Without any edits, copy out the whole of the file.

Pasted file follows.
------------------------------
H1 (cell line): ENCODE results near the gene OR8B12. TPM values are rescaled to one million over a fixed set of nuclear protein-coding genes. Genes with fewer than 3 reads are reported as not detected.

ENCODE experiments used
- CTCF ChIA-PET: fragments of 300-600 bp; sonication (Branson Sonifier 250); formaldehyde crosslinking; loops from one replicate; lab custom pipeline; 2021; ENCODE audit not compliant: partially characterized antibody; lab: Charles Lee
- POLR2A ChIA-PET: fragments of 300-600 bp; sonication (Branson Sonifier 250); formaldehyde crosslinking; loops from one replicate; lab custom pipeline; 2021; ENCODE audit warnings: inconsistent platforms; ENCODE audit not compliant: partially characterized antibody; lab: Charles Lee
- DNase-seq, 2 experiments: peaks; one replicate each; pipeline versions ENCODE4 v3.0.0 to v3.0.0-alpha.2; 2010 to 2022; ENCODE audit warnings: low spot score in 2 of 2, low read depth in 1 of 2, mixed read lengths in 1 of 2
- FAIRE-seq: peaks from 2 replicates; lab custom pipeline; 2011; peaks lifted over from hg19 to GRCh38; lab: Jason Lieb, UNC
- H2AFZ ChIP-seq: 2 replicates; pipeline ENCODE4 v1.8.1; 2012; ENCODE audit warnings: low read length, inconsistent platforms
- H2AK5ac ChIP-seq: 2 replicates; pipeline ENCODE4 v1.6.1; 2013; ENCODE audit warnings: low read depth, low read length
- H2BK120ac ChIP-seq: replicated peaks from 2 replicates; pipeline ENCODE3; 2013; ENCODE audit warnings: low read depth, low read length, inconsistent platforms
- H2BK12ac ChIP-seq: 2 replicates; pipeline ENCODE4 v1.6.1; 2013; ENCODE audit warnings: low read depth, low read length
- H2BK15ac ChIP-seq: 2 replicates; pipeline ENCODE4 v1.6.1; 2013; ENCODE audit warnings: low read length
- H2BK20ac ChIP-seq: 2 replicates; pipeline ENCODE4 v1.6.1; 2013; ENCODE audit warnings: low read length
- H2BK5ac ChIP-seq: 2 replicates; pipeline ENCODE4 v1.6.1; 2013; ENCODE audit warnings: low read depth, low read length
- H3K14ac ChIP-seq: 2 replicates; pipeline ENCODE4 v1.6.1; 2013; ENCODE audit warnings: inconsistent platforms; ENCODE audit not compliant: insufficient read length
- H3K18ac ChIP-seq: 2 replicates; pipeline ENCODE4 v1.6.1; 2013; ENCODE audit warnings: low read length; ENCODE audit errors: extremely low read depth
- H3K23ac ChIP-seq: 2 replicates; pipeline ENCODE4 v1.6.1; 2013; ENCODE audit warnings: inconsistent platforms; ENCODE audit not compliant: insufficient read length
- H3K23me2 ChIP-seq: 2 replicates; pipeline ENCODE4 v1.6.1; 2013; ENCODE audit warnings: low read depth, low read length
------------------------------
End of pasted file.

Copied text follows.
H1 (cell line): ENCODE results near the gene OR8B12. TPM values are rescaled to one million over a fixed set of nuclear protein-coding genes. Genes with fewer than 3 reads are reported as not detected.

ENCODE experiments used
- CTCF ChIA-PET: fragments of 300-600 bp; sonication (Branson Sonifier 250); formaldehyde crosslinking; loops from one replicate; lab custom pipeline; 2021; ENCODE audit not compliant: partially characterized antibody; lab: Charles Lee
- POLR2A ChIA-PET: fragments of 300-600 bp; sonication (Branson Sonifier 250); formaldehyde crosslinking; loops from one replicate; lab custom pipeline; 2021; ENCODE audit warnings: inconsistent platforms; ENCODE audit not compliant: partially characterized antibody; lab: Charles Lee
- DNase-seq, 2 experiments: peaks; one replicate each; pipeline versions ENCODE4 v3.0.0 to v3.0.0-alpha.2; 2010 to 2022; ENCODE audit warnings: low spot score in 2 of 2, low read depth in 1 of 2, mixed read lengths in 1 of 2
- FAIRE-seq: peaks from 2 replicates; lab custom pipeline; 2011; peaks lifted over from hg19 to GRCh38; lab: Jason Lieb, UNC
- H2AFZ ChIP-seq: 2 replicates; pipeline ENCODE4 v1.8.1; 2012; ENCODE audit warnings: low read length, inconsistent platforms
- H2AK5ac ChIP-seq: 2 replicates; pipeline ENCODE4 v1.6.1; 2013; ENCODE audit warnings: low read depth, low read length
- H2BK120ac ChIP-seq: replicated peaks from 2 replicates; pipeline ENCODE3; 2013; ENCODE audit warnings: low read depth, low read length, inconsistent platforms
- H2BK12ac ChIP-seq: 2 replicates; pipeline ENCODE4 v1.6.1; 2013; ENCODE audit warnings: low read depth, low read length
- H2BK15ac ChIP-seq: 2 replicates; pipeline ENCODE4 v1.6.1; 2013; ENCODE audit warnings: low read length
- H2BK20ac ChIP-seq: 2 replicates; pipeline ENCODE4 v1.6.1; 2013; ENCODE audit warnings: low read length
- H2BK5ac ChIP-seq: 2 replicates; pipeline ENCODE4 v1.6.1; 2013; ENCODE audit warnings: low read depth, low read length
- H3K14ac ChIP-seq: 2 replicates; pipeline ENCODE4 v1.6.1; 2013; ENCODE audit warnings: inconsistent platforms; ENCODE audit not compliant: insufficient read length
- H3K18ac ChIP-seq: 2 replicates; pipeline ENCODE4 v1.6.1; 2013; ENCODE audit warnings: low read length; ENCODE audit errors: extremely low read depth
- H3K23ac ChIP-seq: 2 replicates; pipeline ENCODE4 v1.6.1; 2013; ENCODE audit warnings: inconsistent platforms; ENCODE audit not compliant: insufficient read length
- H3K23me2 ChIP-seq: 2 replicates; pipeline ENCODE4 v1.6.1; 2013; ENCODE audit warnings: low read depth, low read length